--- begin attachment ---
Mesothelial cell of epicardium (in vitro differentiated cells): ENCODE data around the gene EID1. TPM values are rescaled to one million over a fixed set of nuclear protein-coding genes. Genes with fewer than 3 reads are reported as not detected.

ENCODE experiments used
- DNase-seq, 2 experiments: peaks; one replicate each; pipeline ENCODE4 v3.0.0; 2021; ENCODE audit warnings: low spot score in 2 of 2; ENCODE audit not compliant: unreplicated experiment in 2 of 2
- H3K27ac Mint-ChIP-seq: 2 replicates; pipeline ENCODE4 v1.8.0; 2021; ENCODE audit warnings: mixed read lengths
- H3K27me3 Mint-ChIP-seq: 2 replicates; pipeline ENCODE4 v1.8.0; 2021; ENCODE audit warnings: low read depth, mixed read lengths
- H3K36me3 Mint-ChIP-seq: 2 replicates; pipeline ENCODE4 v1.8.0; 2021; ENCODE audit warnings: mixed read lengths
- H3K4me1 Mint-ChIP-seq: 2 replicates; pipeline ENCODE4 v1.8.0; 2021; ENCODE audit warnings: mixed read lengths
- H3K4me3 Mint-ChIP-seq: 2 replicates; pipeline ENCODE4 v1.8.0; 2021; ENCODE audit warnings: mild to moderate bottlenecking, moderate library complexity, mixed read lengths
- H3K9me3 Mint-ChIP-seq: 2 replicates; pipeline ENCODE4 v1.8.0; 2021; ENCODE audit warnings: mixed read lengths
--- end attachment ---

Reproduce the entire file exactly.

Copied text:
Mesothelial cell of epicardium (in vitro differentiated cells): ENCODE data around the gene EID1. TPM values are rescaled to one million over a fixed set of nuclear protein-coding genes. Genes with fewer than 3 reads are reported as not detected.

ENCODE experiments used
- DNase-seq, 2 experiments: peaks; one replicate each; pipeline ENCODE4 v3.0.0; 2021; ENCODE audit warnings: low spot score in 2 of 2; ENCODE audit not compliant: unreplicated experiment in 2 of 2
- H3K27ac Mint-ChIP-seq: 2 replicates; pipeline ENCODE4 v1.8.0; 2021; ENCODE audit warnings: mixed read lengths
- H3K27me3 Mint-ChIP-seq: 2 replicates; pipeline ENCODE4 v1.8.0; 2021; ENCODE audit warnings: low read depth, mixed read lengths
- H3K36me3 Mint-ChIP-seq: 2 replicates; pipeline ENCODE4 v1.8.0; 2021; ENCODE audit warnings: mixed read lengths
- H3K4me1 Mint-ChIP-seq: 2 replicates; pipeline ENCODE4 v1.8.0; 2021; ENCODE audit warnings: mixed read lengths
- H3K4me3 Mint-ChIP-seq: 2 replicates; pipeline ENCODE4 v1.8.0; 2021; ENCODE audit warnings: mild to moderate bottlenecking, moderate library complexity, mixed read lengths
- H3K9me3 Mint-ChIP-seq: 2 replicates; pipeline ENCODE4 v1.8.0; 2021; ENCODE audit warnings: mixed read lengths